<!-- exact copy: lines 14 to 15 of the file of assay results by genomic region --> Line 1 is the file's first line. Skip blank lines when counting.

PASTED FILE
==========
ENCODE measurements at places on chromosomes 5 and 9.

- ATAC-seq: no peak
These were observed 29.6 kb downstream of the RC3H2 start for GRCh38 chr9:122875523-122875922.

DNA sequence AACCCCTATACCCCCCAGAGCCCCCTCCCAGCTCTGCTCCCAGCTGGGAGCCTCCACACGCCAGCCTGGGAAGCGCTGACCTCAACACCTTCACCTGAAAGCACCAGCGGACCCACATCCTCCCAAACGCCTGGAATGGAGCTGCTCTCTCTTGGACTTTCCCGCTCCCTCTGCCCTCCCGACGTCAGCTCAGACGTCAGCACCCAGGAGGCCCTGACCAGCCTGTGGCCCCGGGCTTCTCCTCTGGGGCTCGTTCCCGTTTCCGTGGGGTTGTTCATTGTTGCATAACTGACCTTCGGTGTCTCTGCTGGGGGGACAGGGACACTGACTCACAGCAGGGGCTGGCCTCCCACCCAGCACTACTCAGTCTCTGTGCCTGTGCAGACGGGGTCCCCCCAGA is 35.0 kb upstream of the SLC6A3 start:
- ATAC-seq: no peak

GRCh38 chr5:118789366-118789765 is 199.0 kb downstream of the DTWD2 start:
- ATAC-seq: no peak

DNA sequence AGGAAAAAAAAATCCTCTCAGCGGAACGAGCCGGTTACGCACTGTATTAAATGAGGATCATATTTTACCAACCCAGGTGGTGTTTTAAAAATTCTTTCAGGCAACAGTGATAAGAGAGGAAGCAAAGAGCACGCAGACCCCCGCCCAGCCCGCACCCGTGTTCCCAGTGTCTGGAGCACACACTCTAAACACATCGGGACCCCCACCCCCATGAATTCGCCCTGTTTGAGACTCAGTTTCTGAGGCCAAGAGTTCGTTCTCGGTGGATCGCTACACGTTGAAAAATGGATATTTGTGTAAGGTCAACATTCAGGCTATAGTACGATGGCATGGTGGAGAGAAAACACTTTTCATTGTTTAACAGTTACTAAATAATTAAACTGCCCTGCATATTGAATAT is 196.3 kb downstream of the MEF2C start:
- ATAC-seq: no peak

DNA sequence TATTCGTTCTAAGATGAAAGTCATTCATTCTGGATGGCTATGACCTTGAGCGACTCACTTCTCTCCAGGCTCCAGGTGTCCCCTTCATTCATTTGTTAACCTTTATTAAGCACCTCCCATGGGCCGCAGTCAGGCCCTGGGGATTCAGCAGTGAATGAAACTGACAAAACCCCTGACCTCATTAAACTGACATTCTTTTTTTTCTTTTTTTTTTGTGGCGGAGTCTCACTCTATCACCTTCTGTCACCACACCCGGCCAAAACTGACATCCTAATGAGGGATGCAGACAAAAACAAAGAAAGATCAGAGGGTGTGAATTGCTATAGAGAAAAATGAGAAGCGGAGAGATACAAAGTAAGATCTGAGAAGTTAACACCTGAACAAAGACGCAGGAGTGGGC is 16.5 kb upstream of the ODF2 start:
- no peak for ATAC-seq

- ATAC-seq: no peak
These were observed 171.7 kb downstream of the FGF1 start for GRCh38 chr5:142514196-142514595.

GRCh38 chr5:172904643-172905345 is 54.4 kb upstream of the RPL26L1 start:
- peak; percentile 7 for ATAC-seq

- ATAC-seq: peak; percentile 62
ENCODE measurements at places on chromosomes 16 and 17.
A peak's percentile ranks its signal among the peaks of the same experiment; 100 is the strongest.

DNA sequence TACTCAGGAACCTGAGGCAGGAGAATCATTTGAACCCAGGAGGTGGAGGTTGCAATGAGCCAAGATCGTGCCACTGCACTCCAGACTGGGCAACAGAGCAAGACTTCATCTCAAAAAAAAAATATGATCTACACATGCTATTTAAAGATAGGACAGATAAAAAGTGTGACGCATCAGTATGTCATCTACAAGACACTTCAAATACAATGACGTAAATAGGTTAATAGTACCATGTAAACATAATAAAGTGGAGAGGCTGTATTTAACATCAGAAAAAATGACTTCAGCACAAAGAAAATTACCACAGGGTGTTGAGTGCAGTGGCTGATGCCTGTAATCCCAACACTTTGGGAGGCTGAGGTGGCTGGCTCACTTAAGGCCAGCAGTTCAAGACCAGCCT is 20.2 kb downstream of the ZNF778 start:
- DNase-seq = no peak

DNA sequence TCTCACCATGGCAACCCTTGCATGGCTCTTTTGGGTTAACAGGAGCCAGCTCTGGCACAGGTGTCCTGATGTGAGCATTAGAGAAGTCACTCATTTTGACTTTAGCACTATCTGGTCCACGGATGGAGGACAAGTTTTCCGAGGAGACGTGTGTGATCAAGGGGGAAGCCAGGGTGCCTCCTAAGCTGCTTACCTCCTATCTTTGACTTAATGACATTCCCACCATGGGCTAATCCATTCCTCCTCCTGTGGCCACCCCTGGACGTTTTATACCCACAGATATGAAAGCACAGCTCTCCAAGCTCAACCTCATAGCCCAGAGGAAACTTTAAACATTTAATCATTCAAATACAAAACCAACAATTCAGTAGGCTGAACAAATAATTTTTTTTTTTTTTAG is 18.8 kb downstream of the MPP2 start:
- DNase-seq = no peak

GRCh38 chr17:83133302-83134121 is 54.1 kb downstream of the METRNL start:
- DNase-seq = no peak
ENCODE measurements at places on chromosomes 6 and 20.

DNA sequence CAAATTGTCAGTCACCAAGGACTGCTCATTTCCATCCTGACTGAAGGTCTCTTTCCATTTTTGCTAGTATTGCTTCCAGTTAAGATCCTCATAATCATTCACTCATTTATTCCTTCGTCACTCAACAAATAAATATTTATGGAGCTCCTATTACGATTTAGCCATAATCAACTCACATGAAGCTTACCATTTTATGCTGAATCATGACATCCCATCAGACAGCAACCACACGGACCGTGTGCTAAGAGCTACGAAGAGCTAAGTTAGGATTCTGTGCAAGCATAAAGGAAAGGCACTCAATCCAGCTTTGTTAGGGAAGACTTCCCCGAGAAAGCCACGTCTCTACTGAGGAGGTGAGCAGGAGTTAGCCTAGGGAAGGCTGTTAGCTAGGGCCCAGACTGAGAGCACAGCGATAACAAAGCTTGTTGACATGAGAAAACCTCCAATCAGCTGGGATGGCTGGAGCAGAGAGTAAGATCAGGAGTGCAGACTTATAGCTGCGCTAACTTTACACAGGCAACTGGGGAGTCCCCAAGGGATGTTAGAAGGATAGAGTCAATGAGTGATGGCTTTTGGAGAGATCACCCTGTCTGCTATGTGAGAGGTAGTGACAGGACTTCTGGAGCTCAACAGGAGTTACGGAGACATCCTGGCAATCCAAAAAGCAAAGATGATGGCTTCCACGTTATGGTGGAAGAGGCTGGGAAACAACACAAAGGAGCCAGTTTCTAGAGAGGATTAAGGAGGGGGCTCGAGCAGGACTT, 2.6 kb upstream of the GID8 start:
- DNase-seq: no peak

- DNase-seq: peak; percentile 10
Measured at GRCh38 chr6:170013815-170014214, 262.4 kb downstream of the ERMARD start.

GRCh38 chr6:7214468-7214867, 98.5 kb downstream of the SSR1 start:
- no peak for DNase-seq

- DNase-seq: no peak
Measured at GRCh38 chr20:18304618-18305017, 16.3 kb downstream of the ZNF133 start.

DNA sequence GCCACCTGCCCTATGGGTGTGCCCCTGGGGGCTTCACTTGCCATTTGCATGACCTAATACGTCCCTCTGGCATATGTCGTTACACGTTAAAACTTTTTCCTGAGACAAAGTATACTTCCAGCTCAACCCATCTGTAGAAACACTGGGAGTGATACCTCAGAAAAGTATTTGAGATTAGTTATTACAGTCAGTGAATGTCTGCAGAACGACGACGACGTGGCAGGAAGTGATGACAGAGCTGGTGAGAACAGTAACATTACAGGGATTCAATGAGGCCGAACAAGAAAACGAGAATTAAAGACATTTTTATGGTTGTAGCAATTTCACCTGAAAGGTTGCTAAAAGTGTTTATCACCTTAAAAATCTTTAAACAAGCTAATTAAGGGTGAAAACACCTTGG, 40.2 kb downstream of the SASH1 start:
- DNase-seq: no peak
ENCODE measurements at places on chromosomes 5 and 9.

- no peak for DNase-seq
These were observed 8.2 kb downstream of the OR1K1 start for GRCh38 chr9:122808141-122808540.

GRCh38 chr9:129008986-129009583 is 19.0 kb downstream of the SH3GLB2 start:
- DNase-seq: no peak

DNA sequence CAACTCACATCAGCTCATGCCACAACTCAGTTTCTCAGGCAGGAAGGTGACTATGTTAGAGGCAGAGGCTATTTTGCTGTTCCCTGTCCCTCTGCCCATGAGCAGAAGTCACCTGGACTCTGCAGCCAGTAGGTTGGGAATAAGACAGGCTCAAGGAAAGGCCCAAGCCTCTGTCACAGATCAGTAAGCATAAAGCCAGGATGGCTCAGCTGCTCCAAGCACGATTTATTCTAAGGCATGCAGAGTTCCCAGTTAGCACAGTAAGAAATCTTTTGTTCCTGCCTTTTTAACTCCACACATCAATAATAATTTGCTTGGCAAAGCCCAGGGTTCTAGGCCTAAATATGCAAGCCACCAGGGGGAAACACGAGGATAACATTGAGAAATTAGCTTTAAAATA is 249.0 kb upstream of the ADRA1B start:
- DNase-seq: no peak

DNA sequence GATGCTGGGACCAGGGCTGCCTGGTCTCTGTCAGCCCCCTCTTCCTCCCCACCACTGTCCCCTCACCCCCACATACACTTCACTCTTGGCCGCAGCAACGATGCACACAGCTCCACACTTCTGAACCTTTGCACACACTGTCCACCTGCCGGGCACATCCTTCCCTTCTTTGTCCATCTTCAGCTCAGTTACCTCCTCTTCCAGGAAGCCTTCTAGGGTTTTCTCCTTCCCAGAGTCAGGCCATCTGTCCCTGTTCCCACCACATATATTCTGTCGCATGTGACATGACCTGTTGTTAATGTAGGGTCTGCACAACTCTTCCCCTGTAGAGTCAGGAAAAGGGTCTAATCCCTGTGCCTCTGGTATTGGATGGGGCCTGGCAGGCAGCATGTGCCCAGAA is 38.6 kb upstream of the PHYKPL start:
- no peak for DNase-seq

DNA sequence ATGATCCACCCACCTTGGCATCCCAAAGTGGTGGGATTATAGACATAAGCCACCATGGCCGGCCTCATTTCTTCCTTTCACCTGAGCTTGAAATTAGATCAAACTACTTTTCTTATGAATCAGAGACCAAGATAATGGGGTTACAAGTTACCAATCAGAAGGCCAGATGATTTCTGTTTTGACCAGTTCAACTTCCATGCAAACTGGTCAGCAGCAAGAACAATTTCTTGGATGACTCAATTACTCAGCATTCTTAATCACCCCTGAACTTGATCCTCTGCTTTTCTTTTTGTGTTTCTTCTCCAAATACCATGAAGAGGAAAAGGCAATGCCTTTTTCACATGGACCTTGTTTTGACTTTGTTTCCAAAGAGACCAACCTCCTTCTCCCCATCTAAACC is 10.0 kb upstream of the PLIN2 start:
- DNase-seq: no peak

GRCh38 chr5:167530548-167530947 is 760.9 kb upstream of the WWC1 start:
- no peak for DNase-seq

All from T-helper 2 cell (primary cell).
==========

GRCh38 chr5:172904643-172905345 is 54.4 kb upstream of the RPL26L1 start:
- peak; percentile 7 for ATAC-seq